With the global goal of max. 2 ° Celsius, preferably 1.5 ° Celsius warming from the Paris Agreement, there are now also clear commitments from the EU (minus 55 percent CO2 by 2030) and Austria (minus 55 percent by 2030, climate neutrality in 2040) on the table. In order to achieve this, we set up our CSR (Corporate Social Responsibility) program last year, in which we look at the entire topic of sustainability, but in particular also define our CO2 targets, formulate and pursue measures. We want to measure our CO2 footprint cleanly and plan to achieve the reduction targets set well before 2030 or 2040.

In order to personally involve and inspire as many employees as possible, we are, among other things, a member of the Glacier community and train some employees to become Climate Rangers.

How well is your company or how well are Austrian companies generally positioned for new work – i.e. distributed teams, home office, hybrid working models, etc.?
When we sent all our colleagues to the home office in the first lockdown within one day, we were admittedly a little nervous. But actually that worked great from day one. We currently have a permanent 60-to-40 regulation (40 percent home office), which we want to continue even after Corona. Now in lockdown, we have completely released Home Office again. We pay a flat-rate home office fee or also offer additional payment models for IT equipment and ergonomic equipment.

Due to our international locations, we already had geographically distributed teams before Corona, as well as with our now four locations in Austria (headquarters in Linz, Salzburg, Hagenberg, Vienna). We are currently building our new headquarters for 500 workplaces in Linz, which we are already fully designing for a hybrid working model. The building will also be built in a particularly sustainable way (ÖGNI Gold Standard).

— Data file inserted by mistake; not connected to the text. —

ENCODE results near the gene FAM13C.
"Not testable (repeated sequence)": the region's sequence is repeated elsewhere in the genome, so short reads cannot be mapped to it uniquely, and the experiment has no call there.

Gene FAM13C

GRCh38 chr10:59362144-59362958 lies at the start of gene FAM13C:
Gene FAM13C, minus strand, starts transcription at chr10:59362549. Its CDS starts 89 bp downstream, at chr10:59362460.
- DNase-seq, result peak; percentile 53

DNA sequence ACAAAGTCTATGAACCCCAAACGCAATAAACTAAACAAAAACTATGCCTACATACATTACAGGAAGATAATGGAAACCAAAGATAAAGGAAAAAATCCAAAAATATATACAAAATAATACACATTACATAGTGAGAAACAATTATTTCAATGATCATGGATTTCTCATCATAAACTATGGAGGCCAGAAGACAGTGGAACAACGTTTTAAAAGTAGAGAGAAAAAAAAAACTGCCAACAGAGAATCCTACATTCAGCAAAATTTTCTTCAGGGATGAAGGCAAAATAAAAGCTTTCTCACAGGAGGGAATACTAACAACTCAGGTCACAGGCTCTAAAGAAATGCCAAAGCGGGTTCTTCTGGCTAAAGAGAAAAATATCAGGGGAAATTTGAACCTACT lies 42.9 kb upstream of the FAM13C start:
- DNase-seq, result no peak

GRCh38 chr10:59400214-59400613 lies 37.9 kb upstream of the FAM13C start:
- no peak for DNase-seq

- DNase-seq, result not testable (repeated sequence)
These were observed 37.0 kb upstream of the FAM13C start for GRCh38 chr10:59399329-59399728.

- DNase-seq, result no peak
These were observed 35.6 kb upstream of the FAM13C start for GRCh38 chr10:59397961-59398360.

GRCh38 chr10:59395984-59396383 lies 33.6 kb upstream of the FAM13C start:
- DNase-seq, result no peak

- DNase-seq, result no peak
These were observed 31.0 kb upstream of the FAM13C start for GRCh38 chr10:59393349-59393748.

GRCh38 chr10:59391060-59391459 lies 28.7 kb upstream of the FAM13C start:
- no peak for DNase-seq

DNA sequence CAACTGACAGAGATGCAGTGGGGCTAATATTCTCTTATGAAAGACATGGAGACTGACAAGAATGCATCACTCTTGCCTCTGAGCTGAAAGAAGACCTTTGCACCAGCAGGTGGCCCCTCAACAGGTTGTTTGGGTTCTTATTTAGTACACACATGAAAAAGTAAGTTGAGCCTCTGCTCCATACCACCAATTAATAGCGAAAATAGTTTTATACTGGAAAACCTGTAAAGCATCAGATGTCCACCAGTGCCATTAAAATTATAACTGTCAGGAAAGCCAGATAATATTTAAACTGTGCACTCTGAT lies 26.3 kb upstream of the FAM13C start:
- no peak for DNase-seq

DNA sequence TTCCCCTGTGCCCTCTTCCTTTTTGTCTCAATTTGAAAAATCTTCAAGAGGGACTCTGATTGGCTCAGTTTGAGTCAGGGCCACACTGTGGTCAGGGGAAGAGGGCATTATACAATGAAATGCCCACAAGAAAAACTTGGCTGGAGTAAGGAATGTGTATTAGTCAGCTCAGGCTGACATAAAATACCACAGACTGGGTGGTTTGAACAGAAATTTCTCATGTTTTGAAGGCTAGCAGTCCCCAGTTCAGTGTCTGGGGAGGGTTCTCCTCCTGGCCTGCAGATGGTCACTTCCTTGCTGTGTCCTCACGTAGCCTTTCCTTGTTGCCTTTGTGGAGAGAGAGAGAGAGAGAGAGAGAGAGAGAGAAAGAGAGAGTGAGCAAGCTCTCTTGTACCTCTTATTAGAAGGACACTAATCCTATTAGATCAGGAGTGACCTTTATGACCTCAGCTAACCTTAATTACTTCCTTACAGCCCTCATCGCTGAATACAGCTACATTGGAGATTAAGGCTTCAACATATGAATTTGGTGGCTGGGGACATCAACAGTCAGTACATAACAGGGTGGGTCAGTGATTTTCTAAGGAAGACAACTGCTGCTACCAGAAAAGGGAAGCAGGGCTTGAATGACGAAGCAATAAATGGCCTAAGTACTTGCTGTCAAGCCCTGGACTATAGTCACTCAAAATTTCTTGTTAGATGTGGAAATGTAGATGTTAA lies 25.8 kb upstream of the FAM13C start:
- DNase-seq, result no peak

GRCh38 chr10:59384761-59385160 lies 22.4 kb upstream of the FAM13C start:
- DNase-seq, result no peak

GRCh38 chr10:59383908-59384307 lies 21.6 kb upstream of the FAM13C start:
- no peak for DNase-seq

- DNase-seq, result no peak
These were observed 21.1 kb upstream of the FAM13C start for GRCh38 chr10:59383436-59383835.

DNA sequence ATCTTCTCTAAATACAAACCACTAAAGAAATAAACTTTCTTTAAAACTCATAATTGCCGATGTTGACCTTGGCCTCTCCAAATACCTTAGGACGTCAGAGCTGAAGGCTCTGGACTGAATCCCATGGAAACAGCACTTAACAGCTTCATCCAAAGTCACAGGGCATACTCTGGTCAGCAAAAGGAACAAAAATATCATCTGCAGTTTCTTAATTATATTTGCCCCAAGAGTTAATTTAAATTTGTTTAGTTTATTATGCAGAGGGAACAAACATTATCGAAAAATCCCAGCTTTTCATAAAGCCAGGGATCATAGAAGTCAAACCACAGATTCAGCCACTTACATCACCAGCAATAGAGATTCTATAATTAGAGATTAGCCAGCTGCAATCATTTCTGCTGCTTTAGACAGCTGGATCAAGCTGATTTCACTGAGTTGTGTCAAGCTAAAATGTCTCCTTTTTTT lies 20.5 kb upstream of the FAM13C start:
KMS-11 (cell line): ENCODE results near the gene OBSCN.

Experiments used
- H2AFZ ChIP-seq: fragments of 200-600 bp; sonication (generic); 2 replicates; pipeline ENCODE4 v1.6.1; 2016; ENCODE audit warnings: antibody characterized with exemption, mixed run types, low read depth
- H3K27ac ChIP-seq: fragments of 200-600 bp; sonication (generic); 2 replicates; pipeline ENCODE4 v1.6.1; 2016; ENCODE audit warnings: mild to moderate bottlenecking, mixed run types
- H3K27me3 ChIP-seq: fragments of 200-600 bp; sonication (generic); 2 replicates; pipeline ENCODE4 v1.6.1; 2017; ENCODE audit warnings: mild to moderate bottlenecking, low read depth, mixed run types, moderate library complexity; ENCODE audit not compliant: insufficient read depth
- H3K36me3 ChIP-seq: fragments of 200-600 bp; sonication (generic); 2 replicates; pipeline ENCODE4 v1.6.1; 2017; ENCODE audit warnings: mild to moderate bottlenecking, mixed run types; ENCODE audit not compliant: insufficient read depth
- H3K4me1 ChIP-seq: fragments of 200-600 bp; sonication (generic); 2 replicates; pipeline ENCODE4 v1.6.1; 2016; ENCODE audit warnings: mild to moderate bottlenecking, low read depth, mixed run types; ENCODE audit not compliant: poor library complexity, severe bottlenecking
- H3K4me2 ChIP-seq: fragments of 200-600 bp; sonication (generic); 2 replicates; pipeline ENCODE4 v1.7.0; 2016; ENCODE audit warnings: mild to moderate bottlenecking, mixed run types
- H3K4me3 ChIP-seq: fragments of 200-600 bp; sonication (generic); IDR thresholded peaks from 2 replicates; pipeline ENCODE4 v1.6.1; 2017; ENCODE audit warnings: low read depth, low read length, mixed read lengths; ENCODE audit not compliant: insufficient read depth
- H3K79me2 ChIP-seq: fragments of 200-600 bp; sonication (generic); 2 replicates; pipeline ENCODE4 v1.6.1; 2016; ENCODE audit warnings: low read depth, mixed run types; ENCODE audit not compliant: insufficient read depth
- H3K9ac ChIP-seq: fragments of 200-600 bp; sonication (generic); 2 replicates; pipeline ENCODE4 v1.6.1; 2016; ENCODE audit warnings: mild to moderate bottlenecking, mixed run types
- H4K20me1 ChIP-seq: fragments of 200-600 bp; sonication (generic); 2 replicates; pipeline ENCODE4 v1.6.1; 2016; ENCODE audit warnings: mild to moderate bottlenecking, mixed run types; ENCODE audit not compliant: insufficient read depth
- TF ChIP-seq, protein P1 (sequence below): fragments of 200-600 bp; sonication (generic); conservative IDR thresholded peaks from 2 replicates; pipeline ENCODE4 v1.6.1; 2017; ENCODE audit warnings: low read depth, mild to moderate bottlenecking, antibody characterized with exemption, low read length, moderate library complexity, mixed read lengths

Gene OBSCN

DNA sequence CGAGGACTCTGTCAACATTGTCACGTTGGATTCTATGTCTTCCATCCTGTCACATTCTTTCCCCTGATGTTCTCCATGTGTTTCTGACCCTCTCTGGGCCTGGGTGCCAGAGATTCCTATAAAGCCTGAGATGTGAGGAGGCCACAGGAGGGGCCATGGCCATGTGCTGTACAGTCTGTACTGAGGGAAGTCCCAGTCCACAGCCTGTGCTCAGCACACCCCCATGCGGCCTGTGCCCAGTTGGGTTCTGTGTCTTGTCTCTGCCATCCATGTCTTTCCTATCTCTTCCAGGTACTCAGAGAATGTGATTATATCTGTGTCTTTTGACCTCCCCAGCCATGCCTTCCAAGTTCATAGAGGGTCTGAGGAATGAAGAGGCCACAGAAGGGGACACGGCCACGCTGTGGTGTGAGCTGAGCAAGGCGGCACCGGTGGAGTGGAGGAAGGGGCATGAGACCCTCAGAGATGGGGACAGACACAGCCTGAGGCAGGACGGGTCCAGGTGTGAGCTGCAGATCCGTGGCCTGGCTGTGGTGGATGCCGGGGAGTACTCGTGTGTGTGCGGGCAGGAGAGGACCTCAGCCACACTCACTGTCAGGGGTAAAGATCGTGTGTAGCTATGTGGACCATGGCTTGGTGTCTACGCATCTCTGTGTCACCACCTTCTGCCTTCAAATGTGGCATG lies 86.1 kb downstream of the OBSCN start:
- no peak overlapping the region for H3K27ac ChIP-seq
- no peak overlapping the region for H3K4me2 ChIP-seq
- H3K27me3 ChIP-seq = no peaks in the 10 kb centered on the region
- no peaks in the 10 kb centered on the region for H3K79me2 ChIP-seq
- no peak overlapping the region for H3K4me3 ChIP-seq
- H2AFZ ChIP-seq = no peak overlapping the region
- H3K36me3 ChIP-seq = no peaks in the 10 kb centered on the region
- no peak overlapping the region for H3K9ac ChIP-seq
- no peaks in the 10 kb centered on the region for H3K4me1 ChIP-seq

“I think that the shortage of IT specialists will become even greater in the coming years. Applying for STEM courses, expanding training opportunities, teaching IT, etc. are certainly a must of the hour.“

Alfred Hiebl

Do you think that the tense situation regarding the shortage of IT specialists will improve in the coming years? What can be done in this area?
I think that the shortage of IT specialists will become even greater in the coming years. Most experts seem to agree that the current digitization trend will continue. The demographic development of the next few years is also foreseeable. In combination, it is difficult to see how the situation could improve in the short term.

To apply for STEM courses, to expand the training opportunities (e.g. as the Technical University currently planned in Upper Austria), IT teaching, etc. are certainly a must of the hour. In my opinion, however, such measures have a rather long-term effect, because additional graduates will come to the job market in a few years at the earliest. In the short term, it might be possible to accelerate the recruitment of IT specialists even more strongly and support the training of career changers in IT.

This article is part of a series of interviews for which the COMPUTER WORLD interviewed around 50 top managers from the IT industry. You can read more interviews in the next few weeks on computerwelt.at.